For Christmas the year I was seven years old my parents gave me a microscope, and I’ve loved microscopes ever since. There’s nothing like your first look at a drop of water teeming with microscopic life, or for that matter your first look at dozens of other everyday things, like salt and hair, magnified a few dozen or a few hundred times. Like books, the microscope reveals a whole new world.
At the Powerhouse of Discovery we have lots of microscopes, because we hold microscope workshops that feature a close-up look at exactly what lives in Wascana Lake. (Believe me, it’s a lively place.) Microscopes, simply put, are fun! But of course they are also one of the basic tools of scientific discovery, and therefore deserving of a place not only in the Science Centre, but in this column.
There are several different kinds of microscopes. The first microscopes were “simple” microscopes–in other words, magnifying lenses. They’ve been around for a lot longer than you might imagine: an Assyrian magnifying lens has been discovered from about 700 B.C., carved out of rock crystal.
The “compound” microscope, using more than one lens, was conceived by Zacharias Jannsen of Middelburg, Holland, about 1600, but the poor-quality glass available caused so much distortion that simple microscopes held their own for years.
In 1665 English physicist Robert Hooke created a sensation with the publication of Micrographia, a collection of sketches of things he had seen under his compound microscope, including fleas and other vermin (with which people of the time were intimately acquainted).
However, the father of modern micrography was Dutch biologist Anton van Leeuwenhoek. In 1673 he created a simple microscope that consisted of a single, almost spherical, lens, set between two glass plates in front of a pointer on which the specimen was placed. Astonishingly, he was able to produce a magnification of more than 300 times with this simple instrument, and was the first person to see bacteria and spermatozoa, and start the long tradition of watching “little animals” cavorting in a drop of water.
Microscopes are needed, obviously, because we can’t see very small objects. Several factors are involved, but one reason is that we can’t see anything that forms an image on our retina smaller than the distance between two light-sensitive nerve endings. (This may be a good thing; we probably wouldn’t really enjoy being able to see all the tiny things, animate and inanimate, floating in the air around us or crawling on our skin.)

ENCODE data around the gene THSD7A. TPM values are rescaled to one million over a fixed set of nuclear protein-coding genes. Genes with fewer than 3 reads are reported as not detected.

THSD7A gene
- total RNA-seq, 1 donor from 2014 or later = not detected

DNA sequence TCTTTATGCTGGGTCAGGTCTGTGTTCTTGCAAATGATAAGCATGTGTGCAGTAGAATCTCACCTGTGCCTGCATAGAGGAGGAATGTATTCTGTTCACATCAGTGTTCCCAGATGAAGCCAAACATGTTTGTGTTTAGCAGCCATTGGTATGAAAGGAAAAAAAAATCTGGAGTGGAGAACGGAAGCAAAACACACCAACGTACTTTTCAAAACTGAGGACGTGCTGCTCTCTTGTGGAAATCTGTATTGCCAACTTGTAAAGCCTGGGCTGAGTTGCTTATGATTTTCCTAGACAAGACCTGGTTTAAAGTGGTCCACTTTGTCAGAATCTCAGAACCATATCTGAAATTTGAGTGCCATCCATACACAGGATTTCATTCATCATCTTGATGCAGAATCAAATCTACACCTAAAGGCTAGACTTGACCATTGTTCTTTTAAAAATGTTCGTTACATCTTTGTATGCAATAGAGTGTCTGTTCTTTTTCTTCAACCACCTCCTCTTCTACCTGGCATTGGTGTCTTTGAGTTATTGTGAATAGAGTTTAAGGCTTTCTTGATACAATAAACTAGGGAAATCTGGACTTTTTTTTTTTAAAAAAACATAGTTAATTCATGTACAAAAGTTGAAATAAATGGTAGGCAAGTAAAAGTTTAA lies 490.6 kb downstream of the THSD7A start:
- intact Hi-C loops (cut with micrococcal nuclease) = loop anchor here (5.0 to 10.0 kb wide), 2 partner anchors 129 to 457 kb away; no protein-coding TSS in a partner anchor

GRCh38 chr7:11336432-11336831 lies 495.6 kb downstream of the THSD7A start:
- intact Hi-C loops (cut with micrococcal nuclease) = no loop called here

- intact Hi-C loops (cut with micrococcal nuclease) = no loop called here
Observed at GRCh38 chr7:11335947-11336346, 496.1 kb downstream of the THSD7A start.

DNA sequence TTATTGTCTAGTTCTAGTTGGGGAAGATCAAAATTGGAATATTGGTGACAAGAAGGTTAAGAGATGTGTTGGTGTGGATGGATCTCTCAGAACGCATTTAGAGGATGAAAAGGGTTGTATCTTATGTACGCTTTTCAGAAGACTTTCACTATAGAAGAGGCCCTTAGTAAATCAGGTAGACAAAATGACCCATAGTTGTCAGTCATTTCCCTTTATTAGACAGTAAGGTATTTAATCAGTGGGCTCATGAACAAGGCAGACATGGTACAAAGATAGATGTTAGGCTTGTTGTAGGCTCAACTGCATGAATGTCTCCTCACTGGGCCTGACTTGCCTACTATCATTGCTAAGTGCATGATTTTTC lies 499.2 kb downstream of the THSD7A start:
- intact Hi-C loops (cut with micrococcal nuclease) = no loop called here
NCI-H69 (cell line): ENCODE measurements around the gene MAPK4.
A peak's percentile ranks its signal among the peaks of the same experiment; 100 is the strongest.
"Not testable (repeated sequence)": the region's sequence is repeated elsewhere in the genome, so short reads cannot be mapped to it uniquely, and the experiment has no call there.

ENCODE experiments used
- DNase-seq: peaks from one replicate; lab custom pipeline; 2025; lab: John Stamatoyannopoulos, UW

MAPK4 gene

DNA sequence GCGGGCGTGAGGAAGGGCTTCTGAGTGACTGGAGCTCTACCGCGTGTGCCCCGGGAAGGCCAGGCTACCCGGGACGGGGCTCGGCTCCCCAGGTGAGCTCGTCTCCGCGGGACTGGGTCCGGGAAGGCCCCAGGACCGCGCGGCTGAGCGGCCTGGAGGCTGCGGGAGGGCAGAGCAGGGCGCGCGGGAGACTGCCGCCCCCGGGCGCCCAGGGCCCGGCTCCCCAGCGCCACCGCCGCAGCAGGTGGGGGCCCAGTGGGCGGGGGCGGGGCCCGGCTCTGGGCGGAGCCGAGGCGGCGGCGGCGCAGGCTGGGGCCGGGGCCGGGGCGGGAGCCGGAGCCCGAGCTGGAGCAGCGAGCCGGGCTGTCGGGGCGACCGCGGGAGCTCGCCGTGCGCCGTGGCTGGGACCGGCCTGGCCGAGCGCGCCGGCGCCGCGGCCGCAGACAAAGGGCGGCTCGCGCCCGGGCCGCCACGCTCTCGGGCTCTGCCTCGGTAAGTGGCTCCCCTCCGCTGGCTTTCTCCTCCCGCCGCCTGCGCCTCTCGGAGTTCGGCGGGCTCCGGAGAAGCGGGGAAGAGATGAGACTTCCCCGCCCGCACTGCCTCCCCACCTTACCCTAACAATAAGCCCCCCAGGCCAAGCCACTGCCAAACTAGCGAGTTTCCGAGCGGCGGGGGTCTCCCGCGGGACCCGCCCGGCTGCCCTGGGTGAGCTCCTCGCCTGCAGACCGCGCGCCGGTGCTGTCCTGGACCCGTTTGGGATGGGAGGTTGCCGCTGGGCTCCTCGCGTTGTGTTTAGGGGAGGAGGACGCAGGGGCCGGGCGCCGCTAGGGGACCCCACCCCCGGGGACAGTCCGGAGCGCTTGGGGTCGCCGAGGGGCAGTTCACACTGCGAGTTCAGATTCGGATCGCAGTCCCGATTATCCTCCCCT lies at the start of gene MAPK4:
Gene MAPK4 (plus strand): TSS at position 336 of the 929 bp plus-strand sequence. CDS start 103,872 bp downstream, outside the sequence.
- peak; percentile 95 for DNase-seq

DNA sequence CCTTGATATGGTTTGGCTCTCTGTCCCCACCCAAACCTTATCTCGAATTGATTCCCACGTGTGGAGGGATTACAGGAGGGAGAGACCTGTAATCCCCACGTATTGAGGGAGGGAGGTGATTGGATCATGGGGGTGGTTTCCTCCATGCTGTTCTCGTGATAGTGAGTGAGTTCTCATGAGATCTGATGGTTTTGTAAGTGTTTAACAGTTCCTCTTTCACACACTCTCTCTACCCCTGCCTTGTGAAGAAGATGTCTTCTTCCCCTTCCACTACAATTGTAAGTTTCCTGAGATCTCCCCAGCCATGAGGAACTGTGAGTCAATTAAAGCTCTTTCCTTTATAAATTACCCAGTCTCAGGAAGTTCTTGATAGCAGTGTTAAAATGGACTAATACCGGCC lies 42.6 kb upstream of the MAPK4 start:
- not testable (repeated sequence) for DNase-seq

A simple microscope can produce an upside-down image of a distant object, such as a light bulb, on a piece of paper held behind the lens at its focal point–the point at which the light rays bent by the lens converge. If the object is moved closer to the lens than the focal length, the image turns right side up and is enlarged, but while our eyes can see it, it can’t be projected on a surface. Instead of being a “real” image, it’s a “virtual” image.
In a compound microscope the objective lens, which is the one close to the specimen, produces an upside-down magnified real image of the object at a point where the eyepiece, acting like a simple microscope, can magnify it into a much larger virtual image that we can see.
Excellent compound microscopes began to appear in the 19th century with the development of lenses free of aberrations and distortions. They proved invaluable in all fields of science, from medicine to biology to chemistry and geology. But no matter how good they got, they suffered one unavoidable problem: they could never magnify more than about 2,000 times, simply because beyond that point the wavelength of visible light is too great to illuminate anything.
But in 1924 Louis de Broglie demonstrated that electrons move in a wave pattern similar to that of light, and in 1927 Hans Busch discovered that a magnetic coil can focus electrons just like a lens focuses light, and in 1930 Max Knoll and Ernst Ruska used this new knowledge to build the very first electron microscope: a microscope that bombarded its specimen (which had to be in a vacuum) with electrons instead of light, and used magnetic coils to focus and magnify that beam onto a fluorescent screen. The possible magnification? Up to one million times.
The electron microscope opened up a whole new level of structure in both animate and inanimate objects. Viruses, invisible before, were studied in detail for the first time, as was the internal structure of cells. Electron microscopy also came to have an important role in materials science.
A more recent variation, the scanning electron microscope, sends a beam of electrons, tightly focused, back and forth over a specimen, creating a three-dimensional view. (The original electron microscope, called the transmission electron microscope, requires a very thin specimen.)
Yet even the enormous magnification made possible by the electron microscope doesn’t represent the end of microscope development. Now there is the scanning tunneling microscope, which uses a probe with a point only one atom wide to scan the surface of a specimen, creating a kind of contour map. It has no wavelength limitation at all. With it, images have been created of a single DNA chain on a carbon field and the pattern of individual carbon atoms in a piece of graphite.
There are other forms of microscopy, too, from fluorescence microscopy to phase contrast microscopy to scanning X-ray microscopy to thermionic emission microscopy. But all of them have one thing in common: they all reveal a new world to us, the world that exists below our level of perception and yet contains the secrets to the structure of our own.
And as I discovered on that Christmas 25 years ago, it’s an exciting world to explore.